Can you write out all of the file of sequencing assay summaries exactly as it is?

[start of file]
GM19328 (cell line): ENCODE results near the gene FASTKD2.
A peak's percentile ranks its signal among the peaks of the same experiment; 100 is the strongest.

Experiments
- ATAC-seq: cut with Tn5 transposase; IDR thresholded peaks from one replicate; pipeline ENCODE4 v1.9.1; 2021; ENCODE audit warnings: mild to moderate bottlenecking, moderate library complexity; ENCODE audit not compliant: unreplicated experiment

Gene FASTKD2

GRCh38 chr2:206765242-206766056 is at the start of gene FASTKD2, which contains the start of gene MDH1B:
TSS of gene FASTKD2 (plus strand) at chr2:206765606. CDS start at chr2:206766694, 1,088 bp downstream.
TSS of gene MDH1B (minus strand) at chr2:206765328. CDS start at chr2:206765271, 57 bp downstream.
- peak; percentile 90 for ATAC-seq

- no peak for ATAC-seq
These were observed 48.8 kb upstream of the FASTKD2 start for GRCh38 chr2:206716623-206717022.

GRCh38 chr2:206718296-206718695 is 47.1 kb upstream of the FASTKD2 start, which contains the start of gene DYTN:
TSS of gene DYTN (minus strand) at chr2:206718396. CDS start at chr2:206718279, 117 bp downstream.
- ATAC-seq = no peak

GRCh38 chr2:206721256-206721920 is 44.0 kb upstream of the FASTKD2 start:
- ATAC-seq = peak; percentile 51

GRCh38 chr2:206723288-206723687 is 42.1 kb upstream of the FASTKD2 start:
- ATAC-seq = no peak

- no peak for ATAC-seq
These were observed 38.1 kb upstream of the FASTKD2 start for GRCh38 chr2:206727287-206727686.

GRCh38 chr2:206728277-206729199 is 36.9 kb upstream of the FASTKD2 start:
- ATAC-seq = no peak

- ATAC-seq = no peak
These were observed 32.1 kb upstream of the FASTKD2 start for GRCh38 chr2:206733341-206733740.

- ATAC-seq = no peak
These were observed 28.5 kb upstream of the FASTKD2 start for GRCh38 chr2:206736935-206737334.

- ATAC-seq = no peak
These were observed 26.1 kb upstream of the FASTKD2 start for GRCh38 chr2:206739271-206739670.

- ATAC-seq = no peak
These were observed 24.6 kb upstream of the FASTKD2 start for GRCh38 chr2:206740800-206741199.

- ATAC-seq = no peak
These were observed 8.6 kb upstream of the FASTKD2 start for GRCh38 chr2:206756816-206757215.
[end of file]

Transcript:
GM19328 (cell line): ENCODE results near the gene FASTKD2.
A peak's percentile ranks its signal among the peaks of the same experiment; 100 is the strongest.

Experiments
- ATAC-seq: cut with Tn5 transposase; IDR thresholded peaks from one replicate; pipeline ENCODE4 v1.9.1; 2021; ENCODE audit warnings: mild to moderate bottlenecking, moderate library complexity; ENCODE audit not compliant: unreplicated experiment

Gene FASTKD2

GRCh38 chr2:206765242-206766056 is at the start of gene FASTKD2, which contains the start of gene MDH1B:
TSS of gene FASTKD2 (plus strand) at chr2:206765606. CDS start at chr2:206766694, 1,088 bp downstream.
TSS of gene MDH1B (minus strand) at chr2:206765328. CDS start at chr2:206765271, 57 bp downstream.
- peak; percentile 90 for ATAC-seq

- no peak for ATAC-seq
These were observed 48.8 kb upstream of the FASTKD2 start for GRCh38 chr2:206716623-206717022.

GRCh38 chr2:206718296-206718695 is 47.1 kb upstream of the FASTKD2 start, which contains the start of gene DYTN:
TSS of gene DYTN (minus strand) at chr2:206718396. CDS start at chr2:206718279, 117 bp downstream.
- ATAC-seq = no peak

GRCh38 chr2:206721256-206721920 is 44.0 kb upstream of the FASTKD2 start:
- ATAC-seq = peak; percentile 51

GRCh38 chr2:206723288-206723687 is 42.1 kb upstream of the FASTKD2 start:
- ATAC-seq = no peak

- no peak for ATAC-seq
These were observed 38.1 kb upstream of the FASTKD2 start for GRCh38 chr2:206727287-206727686.

GRCh38 chr2:206728277-206729199 is 36.9 kb upstream of the FASTKD2 start:
- ATAC-seq = no peak

- ATAC-seq = no peak
These were observed 32.1 kb upstream of the FASTKD2 start for GRCh38 chr2:206733341-206733740.

- ATAC-seq = no peak
These were observed 28.5 kb upstream of the FASTKD2 start for GRCh38 chr2:206736935-206737334.

- ATAC-seq = no peak
These were observed 26.1 kb upstream of the FASTKD2 start for GRCh38 chr2:206739271-206739670.

- ATAC-seq = no peak
These were observed 24.6 kb upstream of the FASTKD2 start for GRCh38 chr2:206740800-206741199.

- ATAC-seq = no peak
These were observed 8.6 kb upstream of the FASTKD2 start for GRCh38 chr2:206756816-206757215.